I also find Bell’s insight fascinating, and I think the fame he got from it is well-deserved. His motivation for doing so is interesting: he was fascinated by Bohmian mechanics, the hidden-variable theory that was thought to be impossible, and was investigating the contradiction between its brutal nonlocality and EPR’s assertion that on the contrary, hidden variables should solve the nonlocality problem. So he decided to see if hidden variables could actually solve the nonlocality problem, and surprise surprise, they cannot.

About EPR: they were not directly inspired by any experiment, just by theory. Since quantum mechanics was formalised in the mid-twenties it was obvious that superpositions are essential for it, and already in the Solvay conference in 1927 Einstein presented a nonlocality argument based only on simple superpositions. It was much less dramatic than the EPR argument, though, and got much less attention.

]]>I found it fascinating that Bell envisioned that “QD Entanglement” and “Hidden Variables” paradigms would actually manifest themselves differently in experimental results, and indeed quantified that difference analytically. I was just trying to heuristically internalize the meaning of that.

Was EPR inspired in response to the fact that Entanglement was an inherent part of QD theory, or, was it inspired by actual experimental findings?

Dave

]]>Long story short, EPR showed that quantum mechanics is nonlocal, and assumed that completing it with hidden variables would make it local. Bell then showed that nope, hidden variables do not help; any local hidden variable theory is in contradiction with quantum mechanics. In order to be compatible with quantum mechanics one needs to make the hidden variables nonlocal, which defeats the whole purpose of the thing.

About entanglement, I don’t know who was the first one that noticed it in an experiment; it was already implicit in the theory, and is exactly what EPR used in their argument. Right afterwards Schrödinger realised that entanglement is what made EPR’s argument tick, and invented the word. I guess the first experimental explorations of entanglement were precisely those prompted by Bell’s inequality, so the first one would be Freedman and Clauser’s experiment in 1972.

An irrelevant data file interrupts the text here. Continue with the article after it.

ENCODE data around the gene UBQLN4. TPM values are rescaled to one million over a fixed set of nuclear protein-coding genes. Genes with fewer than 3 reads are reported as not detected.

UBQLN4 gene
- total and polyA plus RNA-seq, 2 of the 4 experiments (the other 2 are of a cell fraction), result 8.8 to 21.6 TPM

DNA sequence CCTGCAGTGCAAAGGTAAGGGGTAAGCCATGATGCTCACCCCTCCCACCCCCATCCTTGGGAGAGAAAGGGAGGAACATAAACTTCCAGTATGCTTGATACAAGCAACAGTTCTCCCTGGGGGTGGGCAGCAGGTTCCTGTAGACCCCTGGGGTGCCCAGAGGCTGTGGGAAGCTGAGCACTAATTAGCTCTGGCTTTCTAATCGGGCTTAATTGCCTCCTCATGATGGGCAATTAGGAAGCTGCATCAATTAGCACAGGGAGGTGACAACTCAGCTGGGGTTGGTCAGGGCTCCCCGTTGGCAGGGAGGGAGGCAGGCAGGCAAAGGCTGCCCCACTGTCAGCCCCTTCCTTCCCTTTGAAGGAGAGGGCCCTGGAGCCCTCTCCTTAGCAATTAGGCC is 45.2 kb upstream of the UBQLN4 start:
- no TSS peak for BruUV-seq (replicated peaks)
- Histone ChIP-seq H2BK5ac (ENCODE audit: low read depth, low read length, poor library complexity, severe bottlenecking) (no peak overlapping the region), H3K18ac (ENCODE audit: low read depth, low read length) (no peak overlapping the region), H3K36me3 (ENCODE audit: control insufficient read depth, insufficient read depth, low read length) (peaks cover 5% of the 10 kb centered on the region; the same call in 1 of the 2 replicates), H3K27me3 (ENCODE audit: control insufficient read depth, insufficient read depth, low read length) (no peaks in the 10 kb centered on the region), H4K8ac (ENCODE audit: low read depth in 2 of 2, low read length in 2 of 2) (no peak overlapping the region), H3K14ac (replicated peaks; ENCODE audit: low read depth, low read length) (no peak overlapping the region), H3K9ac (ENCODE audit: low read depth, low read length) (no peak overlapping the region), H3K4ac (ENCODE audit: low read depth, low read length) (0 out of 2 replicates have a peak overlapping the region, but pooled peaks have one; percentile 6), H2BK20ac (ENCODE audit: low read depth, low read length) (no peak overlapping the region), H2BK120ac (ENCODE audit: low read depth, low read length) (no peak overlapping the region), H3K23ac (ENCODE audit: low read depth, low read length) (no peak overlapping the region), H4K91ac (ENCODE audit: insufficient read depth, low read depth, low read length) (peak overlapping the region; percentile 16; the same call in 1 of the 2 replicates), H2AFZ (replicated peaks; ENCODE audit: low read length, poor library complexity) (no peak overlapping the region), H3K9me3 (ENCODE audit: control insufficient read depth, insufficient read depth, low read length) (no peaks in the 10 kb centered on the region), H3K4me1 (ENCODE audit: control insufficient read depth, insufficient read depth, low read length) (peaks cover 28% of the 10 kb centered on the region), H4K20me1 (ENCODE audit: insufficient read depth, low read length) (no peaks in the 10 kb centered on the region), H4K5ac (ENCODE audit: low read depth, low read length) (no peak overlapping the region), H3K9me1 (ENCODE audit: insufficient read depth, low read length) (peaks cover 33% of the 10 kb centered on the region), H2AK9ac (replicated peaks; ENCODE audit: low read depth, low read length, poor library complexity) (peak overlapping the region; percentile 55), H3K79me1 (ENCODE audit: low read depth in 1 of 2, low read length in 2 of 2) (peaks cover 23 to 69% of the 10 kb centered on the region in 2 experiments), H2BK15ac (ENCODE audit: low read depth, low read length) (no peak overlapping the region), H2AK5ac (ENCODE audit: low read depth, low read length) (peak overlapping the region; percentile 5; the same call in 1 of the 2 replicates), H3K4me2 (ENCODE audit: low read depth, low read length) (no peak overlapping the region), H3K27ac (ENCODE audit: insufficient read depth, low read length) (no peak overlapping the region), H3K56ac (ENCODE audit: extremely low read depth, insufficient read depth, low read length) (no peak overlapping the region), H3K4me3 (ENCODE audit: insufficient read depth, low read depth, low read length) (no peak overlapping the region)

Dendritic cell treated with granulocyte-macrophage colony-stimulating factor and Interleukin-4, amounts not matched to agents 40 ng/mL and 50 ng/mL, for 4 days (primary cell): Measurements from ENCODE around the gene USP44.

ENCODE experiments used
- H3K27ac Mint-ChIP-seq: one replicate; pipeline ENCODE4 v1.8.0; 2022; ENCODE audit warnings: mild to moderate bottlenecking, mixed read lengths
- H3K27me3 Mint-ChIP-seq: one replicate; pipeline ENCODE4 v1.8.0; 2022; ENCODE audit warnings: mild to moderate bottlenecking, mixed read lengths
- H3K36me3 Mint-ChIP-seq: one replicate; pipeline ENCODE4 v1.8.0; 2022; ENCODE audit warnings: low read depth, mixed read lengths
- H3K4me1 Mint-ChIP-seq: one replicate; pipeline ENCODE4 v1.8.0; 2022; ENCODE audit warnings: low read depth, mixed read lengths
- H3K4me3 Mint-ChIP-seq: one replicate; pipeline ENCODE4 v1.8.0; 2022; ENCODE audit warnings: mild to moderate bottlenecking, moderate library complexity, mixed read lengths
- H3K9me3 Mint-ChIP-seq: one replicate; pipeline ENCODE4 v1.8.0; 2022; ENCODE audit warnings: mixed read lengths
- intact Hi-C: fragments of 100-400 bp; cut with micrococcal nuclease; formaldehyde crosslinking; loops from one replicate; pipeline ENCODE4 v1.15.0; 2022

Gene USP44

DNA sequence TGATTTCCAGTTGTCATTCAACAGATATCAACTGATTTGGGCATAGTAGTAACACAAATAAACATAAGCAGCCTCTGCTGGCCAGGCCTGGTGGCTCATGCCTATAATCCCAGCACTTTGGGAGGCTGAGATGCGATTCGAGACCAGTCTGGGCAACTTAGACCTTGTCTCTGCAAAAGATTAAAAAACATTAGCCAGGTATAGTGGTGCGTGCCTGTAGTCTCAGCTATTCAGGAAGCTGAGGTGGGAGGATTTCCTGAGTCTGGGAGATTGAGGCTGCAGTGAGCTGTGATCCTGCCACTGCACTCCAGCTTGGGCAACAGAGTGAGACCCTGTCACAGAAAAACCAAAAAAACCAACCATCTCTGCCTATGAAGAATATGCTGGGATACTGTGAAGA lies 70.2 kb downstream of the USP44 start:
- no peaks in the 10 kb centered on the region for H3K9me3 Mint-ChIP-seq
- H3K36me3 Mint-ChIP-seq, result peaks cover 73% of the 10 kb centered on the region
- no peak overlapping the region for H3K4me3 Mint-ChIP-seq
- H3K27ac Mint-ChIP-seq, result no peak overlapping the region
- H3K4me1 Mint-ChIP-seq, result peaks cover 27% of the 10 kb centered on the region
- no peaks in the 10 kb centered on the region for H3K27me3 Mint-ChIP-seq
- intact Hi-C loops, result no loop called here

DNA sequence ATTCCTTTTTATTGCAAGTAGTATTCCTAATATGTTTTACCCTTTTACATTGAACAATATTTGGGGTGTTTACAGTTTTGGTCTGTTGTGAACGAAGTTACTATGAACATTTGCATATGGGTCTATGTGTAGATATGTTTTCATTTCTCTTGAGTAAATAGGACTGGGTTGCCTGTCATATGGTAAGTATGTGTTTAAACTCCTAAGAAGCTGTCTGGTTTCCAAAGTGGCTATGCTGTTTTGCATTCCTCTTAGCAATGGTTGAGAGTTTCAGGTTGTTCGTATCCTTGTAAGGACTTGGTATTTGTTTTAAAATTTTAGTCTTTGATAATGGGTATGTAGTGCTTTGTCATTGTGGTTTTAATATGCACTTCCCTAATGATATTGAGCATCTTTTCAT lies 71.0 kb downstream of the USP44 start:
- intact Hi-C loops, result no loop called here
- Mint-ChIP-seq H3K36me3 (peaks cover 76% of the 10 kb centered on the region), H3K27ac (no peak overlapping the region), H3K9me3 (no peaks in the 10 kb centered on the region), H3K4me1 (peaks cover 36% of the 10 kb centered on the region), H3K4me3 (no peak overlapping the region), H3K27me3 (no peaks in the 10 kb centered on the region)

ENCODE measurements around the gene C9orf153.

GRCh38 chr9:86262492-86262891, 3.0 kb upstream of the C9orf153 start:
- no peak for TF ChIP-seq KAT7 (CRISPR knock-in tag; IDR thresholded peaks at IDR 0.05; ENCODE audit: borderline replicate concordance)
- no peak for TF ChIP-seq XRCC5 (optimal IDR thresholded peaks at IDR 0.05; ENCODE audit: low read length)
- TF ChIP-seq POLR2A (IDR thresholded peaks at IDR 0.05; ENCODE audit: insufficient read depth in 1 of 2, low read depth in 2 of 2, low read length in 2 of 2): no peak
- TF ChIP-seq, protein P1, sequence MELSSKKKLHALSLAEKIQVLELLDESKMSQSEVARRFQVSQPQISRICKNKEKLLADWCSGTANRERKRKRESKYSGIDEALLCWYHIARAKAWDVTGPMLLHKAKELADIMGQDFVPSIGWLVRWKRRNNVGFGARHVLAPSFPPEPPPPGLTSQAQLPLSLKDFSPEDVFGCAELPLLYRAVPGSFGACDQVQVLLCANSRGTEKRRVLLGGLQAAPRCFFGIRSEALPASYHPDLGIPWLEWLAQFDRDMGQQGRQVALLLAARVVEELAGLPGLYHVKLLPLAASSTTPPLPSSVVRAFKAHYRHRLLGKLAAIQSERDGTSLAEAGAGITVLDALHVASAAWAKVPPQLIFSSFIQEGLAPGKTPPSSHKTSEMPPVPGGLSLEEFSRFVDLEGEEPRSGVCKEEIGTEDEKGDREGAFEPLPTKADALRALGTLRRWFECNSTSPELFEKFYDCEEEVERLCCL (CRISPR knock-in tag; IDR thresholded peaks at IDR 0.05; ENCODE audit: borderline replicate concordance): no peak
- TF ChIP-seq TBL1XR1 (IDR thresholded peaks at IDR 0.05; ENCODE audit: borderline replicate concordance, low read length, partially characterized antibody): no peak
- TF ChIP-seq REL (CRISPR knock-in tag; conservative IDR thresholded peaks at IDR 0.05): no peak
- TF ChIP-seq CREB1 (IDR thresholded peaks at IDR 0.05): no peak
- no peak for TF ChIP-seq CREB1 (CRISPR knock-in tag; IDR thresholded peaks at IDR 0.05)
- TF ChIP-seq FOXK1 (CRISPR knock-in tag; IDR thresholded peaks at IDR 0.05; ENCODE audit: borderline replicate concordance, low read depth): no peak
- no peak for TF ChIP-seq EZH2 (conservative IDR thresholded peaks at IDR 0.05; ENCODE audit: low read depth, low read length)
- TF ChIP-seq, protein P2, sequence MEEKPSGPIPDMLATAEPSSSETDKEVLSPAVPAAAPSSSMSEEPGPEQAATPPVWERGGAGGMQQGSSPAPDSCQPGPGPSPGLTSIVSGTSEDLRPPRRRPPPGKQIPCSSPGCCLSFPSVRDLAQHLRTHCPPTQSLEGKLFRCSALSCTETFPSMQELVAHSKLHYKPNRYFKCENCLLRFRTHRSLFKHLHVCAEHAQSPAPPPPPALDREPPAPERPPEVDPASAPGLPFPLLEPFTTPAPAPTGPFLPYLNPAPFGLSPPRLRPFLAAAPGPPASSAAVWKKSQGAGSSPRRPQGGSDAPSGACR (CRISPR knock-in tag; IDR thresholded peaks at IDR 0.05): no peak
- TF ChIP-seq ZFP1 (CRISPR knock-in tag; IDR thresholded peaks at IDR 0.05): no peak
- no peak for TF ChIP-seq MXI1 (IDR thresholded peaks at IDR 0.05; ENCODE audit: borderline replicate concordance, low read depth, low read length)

]]>I originally was more or less in the EPR camp, and was trying to understand how the EPR argument was being refuted, all of which ended me up in Bell’s world :-)

I have also been attempting to identify a reasonably straight-forward experiment that FIRST raised flags that Entanglement could be in operation. If you can point me in a direction to identify such, I would appreciate it :-)

I apologize for all the “Neophyte Noise” I have injected in this stream.

Dave

]]>I am trying to identify an simple elemental experiment that “raises a flag” that Entanglement could be going on.

I appreciate your help.

Dave

]]>For example, if you’re modelling quantum mechanics, $\lambda$ can be the state $\ket{\psi^-}$ in the ideal case, or some noisy version of it $\ket{\psi^-}’$ if some trouble happens, and you’re considering the probability that the quantum state is either of those.

]]>If I am I interpreting your symbology correctly when I state (?):

“p(ab|xy)” = the “probability of a and b occurring jointly, given that x and y has occurred”,

Then, how might one similarly “finish the line” starting with:

“p(λ|xy)” = …….?

Dave

]]>The thing is that the system $\lambda$ doesn’t need to be fixed, and in practice it never is. In quantum mechanics $\lambda$ would be the quantum state produced by (e.g) a laser, but lasers fluctuate, fibers fall out of alignment, the atmosphere interferes, etc., so that in each round of the experiment a slightly different quantum state comes.

It is also conceivable that the changes of the quantum state depend on the settings $x,y$, which would give us a nontrivial $p(\lambda|xy)$. But, as I argue in the “no conspiracy” assumption, it is extremely implausible.

]]>“Having their settings and outcomes defined like this, our experimenters measure some conditional probabilities p(ab|xy), where a,b are Alice and Bob’s outcomes, and x,y are their settings. Now they want to explain these correlations. How did they come about? Well, they obtained them by measuring some physical system λ (that can be a quantum state, or something more exotic like a Bohmian corpuscle) that they did not have complete control over, so it is reasonable to write the probabilities as arising from an averaging over different values of λ. So they decompose the probabilities as

p(ab|xy)=∑λp(λ|xy)p(ab|xyλ)”

It wasn’t the conditional probabilities that threw me (ie. p(ab|xy) is meaningful to me), but rather the meaning of “p(λ|xy)”….the Probability of the “System”, given “xy” has occurred? I have no idea what this means? Any help?

Thanks Dave

]]>